What the resource is:
This resource is a document of some thirty pages which highlights and explores significant elements of the Ofsted survey of Primary Languages in Initial Teacher Training, including its key findings and recommendations. In addition to summarising ‘key' findings, the survey seeks to provide more detailed evidence of the quality of teaching by trainees observed in school, with many examples, some of which are supported by concrete illustrations of good practice. In its attempt to evaluate the quality of the training provided by ITT establishments, this Ofsted report considers several factors such as course structure and the placement abroad, as well as effectiveness and management of the training. This report is a follow up to an Ofsted survey of the original five ITT providers, the evaluation report of which was published in 2003 (Primary Modern Foreign Languages in initial teacher training: A Survey (HMI 1768), Ofsted, 2003).
The aims of the resource:
This Ofsted report into Primary Languages in Initial Teacher Training aims to illuminate and explore the key points of a survey of ITT providers conducted by Ofsted during the academic year 2006/7. The purposes of the survey were twofold; firstly to evaluate the quality of ITT provision in preparing trainees to implement the National Languages Strategy in Primary schools by 2009/10; and secondly to measure the impact of said training on trainees' knowledge and skills.
Key findings or focus:
ITT courses are judged to provide good quality training for trainee language teachers.
Trainees are well prepared for their future role within primary schools, whilst the most successful examples of language training are those which are fully integrated into the primary programme.
The best provision is underpinned by effective communication and cooperation between all stakeholders within and beyond the institution.
The placement abroad is highly valued; it is considered that the chance to work in two contrasting educational cultures enhances trainees' ability to reflect on and critically evaluate their practice.
The quality of trainees' teaching is judged to be good. Deemed by Ofsted to be of particular note are trainees' enthusiasm, creativity and understanding of the place and value of languages within the primary curriculum.
Areas considered less successful are trainees' use of target language (TL), their work with bilingual pupils, involvement of other adults, planning and assessment over time and preparation of pupils for transition to secondary school.
Transition is a key area for development; whilst most trainees have developed an understanding of the challenges this presents, few have first-hand experience of the work done within secondary schools to build on primary experience.
A shortage of MFL specialist mentors in Primary is a hindrance. Many trainees do not get the opportunity to observe good Languages teaching; consequently much of the feedback received is from a non-specialist.
The quality, authority and credibility of the resource:
This is an Ofsted document and as such should not be regarded as independent research. Nevertheless, there are some useful pointers and some credible observations with concrete illustrations.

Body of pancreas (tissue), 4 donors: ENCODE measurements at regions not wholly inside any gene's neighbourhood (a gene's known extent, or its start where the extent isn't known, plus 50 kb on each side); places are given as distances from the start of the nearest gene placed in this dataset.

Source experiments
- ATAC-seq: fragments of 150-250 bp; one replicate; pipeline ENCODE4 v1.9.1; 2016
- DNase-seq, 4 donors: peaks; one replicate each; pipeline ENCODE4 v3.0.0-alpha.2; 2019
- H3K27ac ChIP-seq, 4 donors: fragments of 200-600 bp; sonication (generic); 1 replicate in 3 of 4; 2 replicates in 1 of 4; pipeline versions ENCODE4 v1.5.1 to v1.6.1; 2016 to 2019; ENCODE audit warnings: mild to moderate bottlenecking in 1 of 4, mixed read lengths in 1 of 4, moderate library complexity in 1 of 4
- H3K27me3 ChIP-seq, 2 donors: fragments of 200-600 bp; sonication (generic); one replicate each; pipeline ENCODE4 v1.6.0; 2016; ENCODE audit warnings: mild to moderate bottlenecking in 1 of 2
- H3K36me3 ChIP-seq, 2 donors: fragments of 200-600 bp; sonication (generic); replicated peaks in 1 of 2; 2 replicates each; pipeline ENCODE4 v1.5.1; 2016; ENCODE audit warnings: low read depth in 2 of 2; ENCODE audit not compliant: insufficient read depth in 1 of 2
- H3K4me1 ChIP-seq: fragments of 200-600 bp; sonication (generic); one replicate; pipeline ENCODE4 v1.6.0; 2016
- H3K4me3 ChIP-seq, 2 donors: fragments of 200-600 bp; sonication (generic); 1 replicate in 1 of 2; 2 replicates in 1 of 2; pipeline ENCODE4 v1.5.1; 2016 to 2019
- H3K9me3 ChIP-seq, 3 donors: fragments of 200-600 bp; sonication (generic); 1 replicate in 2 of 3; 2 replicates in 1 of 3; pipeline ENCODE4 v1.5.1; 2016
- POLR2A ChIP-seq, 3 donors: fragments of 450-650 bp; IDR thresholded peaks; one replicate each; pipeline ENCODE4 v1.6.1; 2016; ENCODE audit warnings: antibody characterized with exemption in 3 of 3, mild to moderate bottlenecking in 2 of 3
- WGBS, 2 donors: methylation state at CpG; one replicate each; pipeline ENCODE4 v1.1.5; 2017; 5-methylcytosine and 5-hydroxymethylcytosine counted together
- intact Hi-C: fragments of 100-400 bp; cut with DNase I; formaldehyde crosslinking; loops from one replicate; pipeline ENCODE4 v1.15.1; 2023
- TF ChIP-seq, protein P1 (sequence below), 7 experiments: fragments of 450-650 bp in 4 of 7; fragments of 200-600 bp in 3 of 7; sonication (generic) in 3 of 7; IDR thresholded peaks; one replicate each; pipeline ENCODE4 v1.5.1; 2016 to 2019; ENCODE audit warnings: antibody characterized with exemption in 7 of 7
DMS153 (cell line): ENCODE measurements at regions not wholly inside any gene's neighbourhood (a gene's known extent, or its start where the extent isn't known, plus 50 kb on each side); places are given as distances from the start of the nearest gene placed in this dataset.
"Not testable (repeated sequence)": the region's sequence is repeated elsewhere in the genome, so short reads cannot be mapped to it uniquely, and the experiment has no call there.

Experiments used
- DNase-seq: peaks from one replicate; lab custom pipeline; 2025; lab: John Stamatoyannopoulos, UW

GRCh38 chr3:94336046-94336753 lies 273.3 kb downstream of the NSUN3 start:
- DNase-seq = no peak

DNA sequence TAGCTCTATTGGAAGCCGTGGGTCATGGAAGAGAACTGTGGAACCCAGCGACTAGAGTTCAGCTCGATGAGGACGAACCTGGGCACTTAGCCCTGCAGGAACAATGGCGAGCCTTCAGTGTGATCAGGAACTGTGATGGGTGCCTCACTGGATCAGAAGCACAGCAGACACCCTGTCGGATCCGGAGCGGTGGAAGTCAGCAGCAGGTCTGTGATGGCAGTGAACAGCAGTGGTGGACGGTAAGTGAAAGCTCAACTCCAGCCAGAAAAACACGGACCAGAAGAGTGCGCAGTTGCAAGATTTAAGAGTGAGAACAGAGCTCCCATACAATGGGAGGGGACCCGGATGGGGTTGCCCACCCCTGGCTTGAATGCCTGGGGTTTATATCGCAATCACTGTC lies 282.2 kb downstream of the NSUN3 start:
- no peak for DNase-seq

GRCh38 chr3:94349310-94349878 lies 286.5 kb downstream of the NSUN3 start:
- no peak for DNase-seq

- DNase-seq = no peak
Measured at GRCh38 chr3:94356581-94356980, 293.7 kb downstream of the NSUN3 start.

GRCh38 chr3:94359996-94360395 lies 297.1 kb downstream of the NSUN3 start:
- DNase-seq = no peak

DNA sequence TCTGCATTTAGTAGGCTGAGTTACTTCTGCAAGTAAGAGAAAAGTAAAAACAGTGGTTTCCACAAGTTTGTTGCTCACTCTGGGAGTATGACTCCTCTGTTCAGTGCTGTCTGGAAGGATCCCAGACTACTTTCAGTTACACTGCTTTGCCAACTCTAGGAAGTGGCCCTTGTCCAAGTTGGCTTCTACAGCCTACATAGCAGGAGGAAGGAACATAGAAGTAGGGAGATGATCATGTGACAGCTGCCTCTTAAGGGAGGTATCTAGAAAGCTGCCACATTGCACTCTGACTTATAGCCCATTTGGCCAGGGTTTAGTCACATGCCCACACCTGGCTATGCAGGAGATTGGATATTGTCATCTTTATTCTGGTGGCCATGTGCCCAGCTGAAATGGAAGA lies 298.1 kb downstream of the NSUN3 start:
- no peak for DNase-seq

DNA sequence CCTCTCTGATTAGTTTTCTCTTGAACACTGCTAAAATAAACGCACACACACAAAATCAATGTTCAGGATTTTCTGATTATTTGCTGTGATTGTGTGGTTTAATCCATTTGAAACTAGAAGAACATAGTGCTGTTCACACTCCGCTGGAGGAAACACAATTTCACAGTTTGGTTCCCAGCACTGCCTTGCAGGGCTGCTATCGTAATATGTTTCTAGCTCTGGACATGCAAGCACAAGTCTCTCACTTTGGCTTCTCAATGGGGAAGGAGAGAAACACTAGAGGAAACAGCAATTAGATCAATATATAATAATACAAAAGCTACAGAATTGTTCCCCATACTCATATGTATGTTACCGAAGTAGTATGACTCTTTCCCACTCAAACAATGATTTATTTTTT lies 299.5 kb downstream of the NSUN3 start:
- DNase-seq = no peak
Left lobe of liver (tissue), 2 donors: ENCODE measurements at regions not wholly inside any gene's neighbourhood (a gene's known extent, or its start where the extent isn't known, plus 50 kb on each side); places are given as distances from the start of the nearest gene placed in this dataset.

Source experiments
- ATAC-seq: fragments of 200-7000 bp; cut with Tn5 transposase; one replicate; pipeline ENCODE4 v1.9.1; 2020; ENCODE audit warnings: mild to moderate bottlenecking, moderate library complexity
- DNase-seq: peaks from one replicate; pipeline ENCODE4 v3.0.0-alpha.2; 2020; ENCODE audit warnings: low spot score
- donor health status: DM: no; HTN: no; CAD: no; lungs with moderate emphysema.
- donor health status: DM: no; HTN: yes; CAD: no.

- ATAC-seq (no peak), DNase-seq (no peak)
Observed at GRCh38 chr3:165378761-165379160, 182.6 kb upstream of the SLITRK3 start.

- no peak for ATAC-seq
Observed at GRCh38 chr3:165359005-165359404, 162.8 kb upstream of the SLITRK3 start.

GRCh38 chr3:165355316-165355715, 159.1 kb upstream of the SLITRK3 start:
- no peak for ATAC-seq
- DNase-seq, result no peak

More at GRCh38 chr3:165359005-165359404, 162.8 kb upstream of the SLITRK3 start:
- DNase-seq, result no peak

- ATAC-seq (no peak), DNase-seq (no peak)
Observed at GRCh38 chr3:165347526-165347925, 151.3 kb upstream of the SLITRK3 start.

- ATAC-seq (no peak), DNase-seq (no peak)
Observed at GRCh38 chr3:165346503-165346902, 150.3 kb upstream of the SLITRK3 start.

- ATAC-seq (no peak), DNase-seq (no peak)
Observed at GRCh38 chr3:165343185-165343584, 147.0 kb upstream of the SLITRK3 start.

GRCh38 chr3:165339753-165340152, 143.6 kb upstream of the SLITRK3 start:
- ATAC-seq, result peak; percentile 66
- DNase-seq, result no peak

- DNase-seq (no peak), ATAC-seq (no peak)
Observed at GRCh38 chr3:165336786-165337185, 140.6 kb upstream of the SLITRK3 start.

Of the 30 established providers of Primary Languages, 10 were visited twice during the academic year 2006/7 whilst a further 19 took part in a telephone survey. However, the absence of raw data and of statistics regarding percentages of lessons and/or of Initial teacher training sessions judged at each grade is an unfortunate omission.
The report is well presented, easily digestible and of interest and relevance to teacher educators, mentors and trainees alike.
Finally, although the age group is defined as 7-14, the report clearly specifies ‘Primary'.
The implications for ITE tutors/mentors:
Key findings and recommendations may be helpful when conducting a self-evaluation of course content and organisation. The observations on p7 (‘Providers of ITT should...') are particularly relevant.
The development of stronger cross-curricular links between departments in ITT would help to model the more integrated approach favoured in the primary curriculum.
The key finding regarding a shortage of specialist mentors is significant. More training of mentors, coupled with encouragement of former ITT MFL trainees to become school mentors would help to address this issue.
The relevance to ITE students:
The longest section in this report considers trainees' teaching and raises important issues regarding their strengths and areas of development.
Key findings and recommendations are focused and relevant and may serve as a useful benchmark for the reflective student, whilst the addition of examples illustrations is of particular use to ITE students.
In addition, the use of subheadings and of short, digestible extracts serves to make this report user-friendly and easily navigable.
The following might be useful to read in conjunction with this resource:
Languages: the next generation. The final report and recommendations of the Nuffield Languages Inquiry (ISBN 1902985029), The Nuffield Foundation, 2000.
Primary Modern Foreign Languages in Initial Teacher Training: A Survey (HMI 1768), Ofsted, 2003.
transition, assessment, primary, languages, ITT, impact
Article Id : 14263
Date Posted: 9/5/2008